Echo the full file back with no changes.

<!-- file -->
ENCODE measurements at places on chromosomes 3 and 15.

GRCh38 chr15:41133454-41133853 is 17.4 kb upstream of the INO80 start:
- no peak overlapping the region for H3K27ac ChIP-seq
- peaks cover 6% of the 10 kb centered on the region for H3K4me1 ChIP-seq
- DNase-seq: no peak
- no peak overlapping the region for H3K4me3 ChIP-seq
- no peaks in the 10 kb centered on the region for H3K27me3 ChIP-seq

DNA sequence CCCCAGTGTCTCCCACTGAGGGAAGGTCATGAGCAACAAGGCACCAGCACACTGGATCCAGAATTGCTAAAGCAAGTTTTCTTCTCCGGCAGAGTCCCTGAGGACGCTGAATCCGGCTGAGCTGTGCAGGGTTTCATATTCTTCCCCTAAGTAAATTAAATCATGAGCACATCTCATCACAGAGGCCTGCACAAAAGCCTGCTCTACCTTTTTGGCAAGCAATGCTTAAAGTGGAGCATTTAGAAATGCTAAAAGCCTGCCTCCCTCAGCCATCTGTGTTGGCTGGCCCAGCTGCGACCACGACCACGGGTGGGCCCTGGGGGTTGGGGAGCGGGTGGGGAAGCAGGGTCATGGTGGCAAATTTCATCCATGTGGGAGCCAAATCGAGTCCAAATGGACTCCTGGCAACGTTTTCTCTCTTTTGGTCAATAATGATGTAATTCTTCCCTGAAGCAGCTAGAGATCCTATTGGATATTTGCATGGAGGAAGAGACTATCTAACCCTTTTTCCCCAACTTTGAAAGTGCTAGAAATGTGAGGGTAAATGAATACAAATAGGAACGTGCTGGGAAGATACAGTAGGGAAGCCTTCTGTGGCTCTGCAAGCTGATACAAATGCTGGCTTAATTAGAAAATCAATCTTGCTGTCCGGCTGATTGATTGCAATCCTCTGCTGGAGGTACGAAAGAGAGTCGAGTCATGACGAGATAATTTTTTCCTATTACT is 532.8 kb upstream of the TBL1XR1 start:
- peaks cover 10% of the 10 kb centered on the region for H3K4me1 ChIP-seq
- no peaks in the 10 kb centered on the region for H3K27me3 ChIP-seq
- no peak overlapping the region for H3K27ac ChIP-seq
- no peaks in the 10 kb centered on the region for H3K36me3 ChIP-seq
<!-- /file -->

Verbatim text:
ENCODE measurements at places on chromosomes 3 and 15.

GRCh38 chr15:41133454-41133853 is 17.4 kb upstream of the INO80 start:
- no peak overlapping the region for H3K27ac ChIP-seq
- peaks cover 6% of the 10 kb centered on the region for H3K4me1 ChIP-seq
- DNase-seq: no peak
- no peak overlapping the region for H3K4me3 ChIP-seq
- no peaks in the 10 kb centered on the region for H3K27me3 ChIP-seq

DNA sequence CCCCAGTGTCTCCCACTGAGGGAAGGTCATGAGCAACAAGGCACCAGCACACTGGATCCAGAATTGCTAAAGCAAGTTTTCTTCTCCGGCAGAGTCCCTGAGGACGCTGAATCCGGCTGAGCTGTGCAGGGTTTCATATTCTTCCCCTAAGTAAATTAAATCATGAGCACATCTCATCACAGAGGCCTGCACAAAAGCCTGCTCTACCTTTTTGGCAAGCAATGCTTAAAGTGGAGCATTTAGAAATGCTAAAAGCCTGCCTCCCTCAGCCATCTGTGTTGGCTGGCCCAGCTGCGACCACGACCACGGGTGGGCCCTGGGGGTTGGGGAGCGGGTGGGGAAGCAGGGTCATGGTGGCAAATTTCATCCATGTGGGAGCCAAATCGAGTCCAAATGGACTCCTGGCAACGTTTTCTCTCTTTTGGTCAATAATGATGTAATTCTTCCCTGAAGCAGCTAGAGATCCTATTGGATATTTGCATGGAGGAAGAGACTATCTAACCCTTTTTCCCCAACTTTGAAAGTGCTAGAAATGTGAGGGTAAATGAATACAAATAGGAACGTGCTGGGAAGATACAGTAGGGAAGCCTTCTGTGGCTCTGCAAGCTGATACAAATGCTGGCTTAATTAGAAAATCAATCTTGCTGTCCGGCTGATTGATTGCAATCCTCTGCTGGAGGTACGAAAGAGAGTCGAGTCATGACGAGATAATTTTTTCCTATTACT is 532.8 kb upstream of the TBL1XR1 start:
- peaks cover 10% of the 10 kb centered on the region for H3K4me1 ChIP-seq
- no peaks in the 10 kb centered on the region for H3K27me3 ChIP-seq
- no peak overlapping the region for H3K27ac ChIP-seq
- no peaks in the 10 kb centered on the region for H3K36me3 ChIP-seq